This is where I get so utterly frustrated at the distribution model we have in this country, and how hard it is for quality product to get an audience. This is a movie that graced barely a dozen cinemas in this country – it got to my local, but for one showing only. That showing was sold out, and was packed full of people, like me, blubbing their eyes out at the end of this incredible Plasticine animation, which tackles the difficult subject of mental illness head on and combines humour and sadness to impeccable effect. At the time of writing, it’s sitting at number 218 in the IMDb Top 250. Of all time. So why is it such a struggle to get people to watch?



1. Of Gods And Men

But you know, it’s not too late. You might still be seeing the poster for this in your local cinema. The poster with quotes including “beautifully told story of bravery” and “an outstanding ensemble cast” on it. The poster with the fact that it won the Grand Prix at Cannes this year slap bang in the middle of it. That poster is still in 31 cinemas around the country as we speak. If it’s in one near you, then don’t miss out. (It’s got the French bloke off of The Matrix and the bad guy from Moonraker in it, if that helps. No?)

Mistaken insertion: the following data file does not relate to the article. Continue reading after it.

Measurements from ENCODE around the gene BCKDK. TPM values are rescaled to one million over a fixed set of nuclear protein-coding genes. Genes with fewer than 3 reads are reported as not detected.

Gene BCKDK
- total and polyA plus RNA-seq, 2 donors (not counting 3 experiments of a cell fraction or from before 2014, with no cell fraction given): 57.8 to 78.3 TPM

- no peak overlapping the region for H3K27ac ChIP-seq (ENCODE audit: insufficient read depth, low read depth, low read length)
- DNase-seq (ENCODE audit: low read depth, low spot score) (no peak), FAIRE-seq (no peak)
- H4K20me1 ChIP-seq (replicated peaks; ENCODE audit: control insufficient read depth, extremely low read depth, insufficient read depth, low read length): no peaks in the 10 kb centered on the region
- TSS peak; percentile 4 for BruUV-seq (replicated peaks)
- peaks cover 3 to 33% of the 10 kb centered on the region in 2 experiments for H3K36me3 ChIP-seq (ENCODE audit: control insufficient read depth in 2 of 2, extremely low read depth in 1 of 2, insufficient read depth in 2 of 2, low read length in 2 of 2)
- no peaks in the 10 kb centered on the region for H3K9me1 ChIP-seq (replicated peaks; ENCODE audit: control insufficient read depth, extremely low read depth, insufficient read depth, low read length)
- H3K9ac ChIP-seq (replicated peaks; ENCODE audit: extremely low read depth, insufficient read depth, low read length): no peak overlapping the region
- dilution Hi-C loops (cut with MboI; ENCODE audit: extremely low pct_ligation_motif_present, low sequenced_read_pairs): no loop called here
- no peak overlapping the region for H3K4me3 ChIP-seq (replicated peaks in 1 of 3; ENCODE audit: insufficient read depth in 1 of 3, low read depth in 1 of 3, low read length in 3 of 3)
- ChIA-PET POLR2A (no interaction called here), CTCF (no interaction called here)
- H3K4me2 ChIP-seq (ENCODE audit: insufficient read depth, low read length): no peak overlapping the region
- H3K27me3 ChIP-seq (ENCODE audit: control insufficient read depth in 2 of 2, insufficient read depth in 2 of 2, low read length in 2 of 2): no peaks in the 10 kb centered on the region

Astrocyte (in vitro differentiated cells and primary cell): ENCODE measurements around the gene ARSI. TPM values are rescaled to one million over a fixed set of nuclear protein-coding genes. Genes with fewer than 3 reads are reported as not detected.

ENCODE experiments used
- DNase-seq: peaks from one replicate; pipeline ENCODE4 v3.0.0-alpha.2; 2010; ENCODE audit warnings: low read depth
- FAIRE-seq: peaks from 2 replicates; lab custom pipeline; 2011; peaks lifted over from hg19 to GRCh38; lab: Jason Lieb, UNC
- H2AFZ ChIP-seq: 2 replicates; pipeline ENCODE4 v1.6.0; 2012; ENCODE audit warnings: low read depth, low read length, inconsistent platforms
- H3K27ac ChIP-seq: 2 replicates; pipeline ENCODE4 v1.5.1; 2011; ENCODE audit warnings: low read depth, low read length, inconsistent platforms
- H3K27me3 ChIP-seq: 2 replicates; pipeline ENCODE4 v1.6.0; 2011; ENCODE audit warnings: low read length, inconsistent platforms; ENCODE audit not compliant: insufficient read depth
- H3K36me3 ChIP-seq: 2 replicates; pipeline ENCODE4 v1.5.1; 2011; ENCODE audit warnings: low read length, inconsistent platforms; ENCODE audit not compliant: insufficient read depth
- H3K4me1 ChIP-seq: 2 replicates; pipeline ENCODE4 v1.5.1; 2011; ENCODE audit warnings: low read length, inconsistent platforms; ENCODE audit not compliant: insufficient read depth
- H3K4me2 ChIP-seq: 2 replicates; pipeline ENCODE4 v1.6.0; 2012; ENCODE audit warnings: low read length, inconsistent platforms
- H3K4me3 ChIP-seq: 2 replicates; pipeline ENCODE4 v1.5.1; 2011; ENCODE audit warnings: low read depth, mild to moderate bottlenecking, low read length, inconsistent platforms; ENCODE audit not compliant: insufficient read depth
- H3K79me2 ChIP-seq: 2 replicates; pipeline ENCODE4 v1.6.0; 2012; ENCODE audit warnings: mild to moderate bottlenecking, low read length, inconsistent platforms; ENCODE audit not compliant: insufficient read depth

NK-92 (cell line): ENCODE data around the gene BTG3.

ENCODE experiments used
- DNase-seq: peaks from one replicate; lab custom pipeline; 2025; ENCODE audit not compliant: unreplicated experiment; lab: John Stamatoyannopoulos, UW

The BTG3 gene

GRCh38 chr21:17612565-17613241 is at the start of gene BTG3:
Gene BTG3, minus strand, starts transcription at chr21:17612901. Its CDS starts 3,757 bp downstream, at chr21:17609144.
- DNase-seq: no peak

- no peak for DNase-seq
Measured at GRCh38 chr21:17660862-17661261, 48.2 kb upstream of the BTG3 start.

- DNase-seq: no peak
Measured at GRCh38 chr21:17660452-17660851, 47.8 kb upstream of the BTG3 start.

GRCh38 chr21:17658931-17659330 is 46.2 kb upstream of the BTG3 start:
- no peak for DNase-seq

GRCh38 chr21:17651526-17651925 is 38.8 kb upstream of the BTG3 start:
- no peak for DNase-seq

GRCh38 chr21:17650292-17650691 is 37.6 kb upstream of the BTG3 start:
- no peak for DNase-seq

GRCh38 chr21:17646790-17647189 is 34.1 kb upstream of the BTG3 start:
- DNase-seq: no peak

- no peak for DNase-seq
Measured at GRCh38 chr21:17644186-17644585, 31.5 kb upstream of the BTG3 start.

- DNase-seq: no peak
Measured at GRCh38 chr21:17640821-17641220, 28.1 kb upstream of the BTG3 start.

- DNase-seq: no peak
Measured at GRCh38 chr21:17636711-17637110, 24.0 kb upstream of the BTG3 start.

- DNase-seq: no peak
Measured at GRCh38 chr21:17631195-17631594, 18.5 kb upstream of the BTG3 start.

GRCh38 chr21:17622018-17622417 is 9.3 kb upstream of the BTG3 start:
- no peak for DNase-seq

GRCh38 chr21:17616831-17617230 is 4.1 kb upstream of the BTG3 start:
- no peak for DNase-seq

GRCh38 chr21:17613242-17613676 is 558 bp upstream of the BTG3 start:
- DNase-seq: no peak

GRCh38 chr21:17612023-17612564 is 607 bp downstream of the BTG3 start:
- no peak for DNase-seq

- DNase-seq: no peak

If you’ve read this, then thank you. Now help to restore my faith in humanity – please comment if you’ve seen at least one of these movies this year in a cinema. If not, then you know what your resolution needs to be.

The Half Dozen: 6 Most Interesting Looking Movies For October

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It’s that time again – except it isn’t. Today is the 12th October, in case you’re not reading this on the day it was written, and normally I get my half dozen out at the beginning of the month, so as to whet your anticipation for the upcoming cinematic extravaganza to come in the next four and a bit weeks. So what gives? Here’s half a dozen excuses to go with the trailers; don’t say I never get you anything.

1. For the first time since I got married, more than five years ago, I took two weeks off work in a row. The first of these consisted of me sitting in the Cambridge Film Festival for long stretches, the second sitting in Cornwall or on the M25 for long stretches. So I got behind on my blogging in the first week, then it stopped altogether in the second. Whoops.

2. On my return, my wonderful Dell laptop decided that it didn’t recognise the power lead, and so while I awaited a new one I then went slightly stir crazy.

3. Having seen 21 movies in 11 days during the period of the Cambridge Film Festival, even I was admitting to a little movie fatigue. (Actually, that’s not true, I was going cold turkey in Cornwall, but it probably did me good to have a bit of a break.) You also got two in September, thanks to said film festival, so I’m not feeling too bad right now.